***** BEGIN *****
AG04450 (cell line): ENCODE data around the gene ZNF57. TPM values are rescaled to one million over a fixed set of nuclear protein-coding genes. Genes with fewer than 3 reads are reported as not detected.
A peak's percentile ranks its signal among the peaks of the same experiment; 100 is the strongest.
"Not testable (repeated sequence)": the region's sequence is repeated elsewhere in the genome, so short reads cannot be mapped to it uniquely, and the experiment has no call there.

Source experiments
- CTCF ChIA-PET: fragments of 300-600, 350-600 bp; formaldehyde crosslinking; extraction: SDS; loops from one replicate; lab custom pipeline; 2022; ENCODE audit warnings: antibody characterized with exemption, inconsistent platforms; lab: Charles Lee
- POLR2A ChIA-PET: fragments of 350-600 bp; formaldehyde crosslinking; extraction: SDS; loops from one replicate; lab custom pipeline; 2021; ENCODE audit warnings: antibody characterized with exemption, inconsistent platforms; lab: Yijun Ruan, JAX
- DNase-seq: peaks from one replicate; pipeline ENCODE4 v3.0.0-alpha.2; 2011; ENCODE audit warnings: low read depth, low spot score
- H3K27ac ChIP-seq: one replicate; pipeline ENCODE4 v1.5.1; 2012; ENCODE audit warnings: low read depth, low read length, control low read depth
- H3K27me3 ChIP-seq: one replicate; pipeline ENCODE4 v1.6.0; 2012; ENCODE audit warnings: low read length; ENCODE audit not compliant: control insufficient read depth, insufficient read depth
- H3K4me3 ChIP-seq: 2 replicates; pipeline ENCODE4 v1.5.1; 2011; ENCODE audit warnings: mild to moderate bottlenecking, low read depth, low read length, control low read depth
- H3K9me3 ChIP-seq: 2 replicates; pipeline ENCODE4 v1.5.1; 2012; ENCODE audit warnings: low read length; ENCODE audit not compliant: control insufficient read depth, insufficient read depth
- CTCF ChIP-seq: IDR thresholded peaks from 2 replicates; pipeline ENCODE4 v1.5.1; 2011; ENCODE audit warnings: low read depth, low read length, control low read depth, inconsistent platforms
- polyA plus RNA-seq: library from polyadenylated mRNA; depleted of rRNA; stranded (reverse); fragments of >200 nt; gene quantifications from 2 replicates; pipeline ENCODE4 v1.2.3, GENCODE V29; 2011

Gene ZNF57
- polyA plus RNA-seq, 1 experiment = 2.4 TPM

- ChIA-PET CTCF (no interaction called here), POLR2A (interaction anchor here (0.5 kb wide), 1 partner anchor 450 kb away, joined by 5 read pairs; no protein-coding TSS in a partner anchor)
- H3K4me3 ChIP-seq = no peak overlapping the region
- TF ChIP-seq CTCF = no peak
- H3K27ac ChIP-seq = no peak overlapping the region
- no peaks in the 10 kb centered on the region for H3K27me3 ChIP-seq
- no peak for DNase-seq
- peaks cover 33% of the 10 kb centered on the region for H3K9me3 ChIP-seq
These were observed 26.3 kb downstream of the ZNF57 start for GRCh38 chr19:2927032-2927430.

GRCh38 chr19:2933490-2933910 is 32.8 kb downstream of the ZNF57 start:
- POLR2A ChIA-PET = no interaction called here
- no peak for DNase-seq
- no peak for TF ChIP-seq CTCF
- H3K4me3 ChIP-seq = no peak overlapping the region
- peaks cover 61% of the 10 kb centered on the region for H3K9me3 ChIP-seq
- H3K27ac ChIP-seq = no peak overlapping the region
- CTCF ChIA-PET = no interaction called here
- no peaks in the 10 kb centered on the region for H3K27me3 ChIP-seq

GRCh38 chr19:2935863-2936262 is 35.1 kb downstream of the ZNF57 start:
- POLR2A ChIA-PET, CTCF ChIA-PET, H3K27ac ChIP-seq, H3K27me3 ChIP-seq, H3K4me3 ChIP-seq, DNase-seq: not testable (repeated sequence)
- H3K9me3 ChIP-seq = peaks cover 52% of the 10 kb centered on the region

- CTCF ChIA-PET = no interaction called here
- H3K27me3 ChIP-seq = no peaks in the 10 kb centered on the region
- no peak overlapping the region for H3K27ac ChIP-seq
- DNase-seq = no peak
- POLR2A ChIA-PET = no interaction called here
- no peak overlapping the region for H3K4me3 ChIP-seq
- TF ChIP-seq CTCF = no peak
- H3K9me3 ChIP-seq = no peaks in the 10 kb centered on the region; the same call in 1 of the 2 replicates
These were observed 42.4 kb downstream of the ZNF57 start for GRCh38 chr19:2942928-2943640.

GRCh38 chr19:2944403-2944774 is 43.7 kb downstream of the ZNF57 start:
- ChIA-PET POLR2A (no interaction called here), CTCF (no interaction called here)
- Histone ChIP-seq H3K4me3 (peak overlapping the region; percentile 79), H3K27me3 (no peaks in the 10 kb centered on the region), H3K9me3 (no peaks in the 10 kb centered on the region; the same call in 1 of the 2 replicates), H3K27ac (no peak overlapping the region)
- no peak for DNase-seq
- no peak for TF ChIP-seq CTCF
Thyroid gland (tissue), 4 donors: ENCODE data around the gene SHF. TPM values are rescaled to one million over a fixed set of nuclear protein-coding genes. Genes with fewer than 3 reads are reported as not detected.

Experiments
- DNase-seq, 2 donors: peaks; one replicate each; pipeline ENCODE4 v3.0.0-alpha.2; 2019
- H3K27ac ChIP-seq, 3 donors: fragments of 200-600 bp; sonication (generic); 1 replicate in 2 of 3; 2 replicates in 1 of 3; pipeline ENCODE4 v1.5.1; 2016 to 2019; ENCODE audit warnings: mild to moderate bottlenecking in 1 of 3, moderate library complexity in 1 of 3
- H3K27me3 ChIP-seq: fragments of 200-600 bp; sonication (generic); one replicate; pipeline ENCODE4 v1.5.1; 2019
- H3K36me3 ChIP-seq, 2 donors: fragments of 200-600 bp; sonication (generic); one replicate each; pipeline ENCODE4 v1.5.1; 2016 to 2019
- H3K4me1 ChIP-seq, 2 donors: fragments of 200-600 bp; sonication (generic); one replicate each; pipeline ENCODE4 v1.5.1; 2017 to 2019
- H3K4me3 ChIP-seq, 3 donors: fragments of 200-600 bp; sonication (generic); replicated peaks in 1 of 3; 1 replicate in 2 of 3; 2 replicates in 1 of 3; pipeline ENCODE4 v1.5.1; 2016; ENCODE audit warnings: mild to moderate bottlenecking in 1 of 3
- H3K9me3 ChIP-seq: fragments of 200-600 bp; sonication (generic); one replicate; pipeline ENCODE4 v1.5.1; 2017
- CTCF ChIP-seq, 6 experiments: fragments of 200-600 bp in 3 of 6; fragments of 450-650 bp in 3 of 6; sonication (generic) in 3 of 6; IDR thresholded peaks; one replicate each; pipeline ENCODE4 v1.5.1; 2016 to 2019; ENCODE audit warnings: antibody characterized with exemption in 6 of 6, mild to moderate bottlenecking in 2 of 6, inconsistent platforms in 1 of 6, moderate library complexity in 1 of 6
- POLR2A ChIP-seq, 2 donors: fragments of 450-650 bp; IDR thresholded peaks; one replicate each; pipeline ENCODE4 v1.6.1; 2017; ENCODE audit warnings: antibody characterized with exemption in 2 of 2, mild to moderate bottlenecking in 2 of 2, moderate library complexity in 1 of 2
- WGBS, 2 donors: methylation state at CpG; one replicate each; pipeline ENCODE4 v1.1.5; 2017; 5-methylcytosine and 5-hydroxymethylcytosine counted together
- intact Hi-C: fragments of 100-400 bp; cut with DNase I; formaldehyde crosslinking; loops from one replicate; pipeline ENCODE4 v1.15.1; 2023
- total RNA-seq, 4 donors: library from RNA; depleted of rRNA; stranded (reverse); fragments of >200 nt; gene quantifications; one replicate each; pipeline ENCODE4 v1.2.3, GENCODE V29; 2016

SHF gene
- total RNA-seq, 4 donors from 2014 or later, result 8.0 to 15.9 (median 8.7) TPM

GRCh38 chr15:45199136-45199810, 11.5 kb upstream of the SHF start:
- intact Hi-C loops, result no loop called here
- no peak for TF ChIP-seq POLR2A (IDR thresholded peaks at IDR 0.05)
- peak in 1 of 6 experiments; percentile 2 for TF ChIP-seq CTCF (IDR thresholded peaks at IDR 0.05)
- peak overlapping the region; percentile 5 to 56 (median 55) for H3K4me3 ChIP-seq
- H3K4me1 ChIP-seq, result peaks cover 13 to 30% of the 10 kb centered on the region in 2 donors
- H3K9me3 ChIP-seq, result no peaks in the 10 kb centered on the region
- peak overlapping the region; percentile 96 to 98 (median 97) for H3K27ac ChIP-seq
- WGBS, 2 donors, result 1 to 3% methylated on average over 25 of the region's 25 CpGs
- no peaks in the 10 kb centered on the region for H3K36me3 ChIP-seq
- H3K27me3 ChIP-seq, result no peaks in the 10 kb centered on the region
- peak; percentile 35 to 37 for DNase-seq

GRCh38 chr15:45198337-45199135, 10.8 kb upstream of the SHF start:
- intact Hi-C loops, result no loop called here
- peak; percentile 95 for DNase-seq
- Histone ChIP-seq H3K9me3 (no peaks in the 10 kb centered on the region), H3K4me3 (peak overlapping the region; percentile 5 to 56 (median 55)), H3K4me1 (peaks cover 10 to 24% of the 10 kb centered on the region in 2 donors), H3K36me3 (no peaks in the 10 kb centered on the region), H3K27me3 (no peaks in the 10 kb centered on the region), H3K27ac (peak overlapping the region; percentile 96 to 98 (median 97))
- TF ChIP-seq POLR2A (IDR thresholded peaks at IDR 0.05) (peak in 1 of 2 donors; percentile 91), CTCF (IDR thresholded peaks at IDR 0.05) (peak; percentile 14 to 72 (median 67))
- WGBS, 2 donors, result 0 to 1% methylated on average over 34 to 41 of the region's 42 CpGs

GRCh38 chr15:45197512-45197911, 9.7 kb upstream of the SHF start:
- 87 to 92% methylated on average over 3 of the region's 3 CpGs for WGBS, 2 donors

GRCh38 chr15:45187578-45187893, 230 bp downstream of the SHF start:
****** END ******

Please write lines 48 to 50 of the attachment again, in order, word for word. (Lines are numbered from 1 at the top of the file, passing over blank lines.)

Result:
- no peak for DNase-seq
- no peak for TF ChIP-seq CTCF
Thyroid gland (tissue), 4 donors: ENCODE data around the gene SHF. TPM values are rescaled to one million over a fixed set of nuclear protein-coding genes. Genes with fewer than 3 reads are reported as not detected.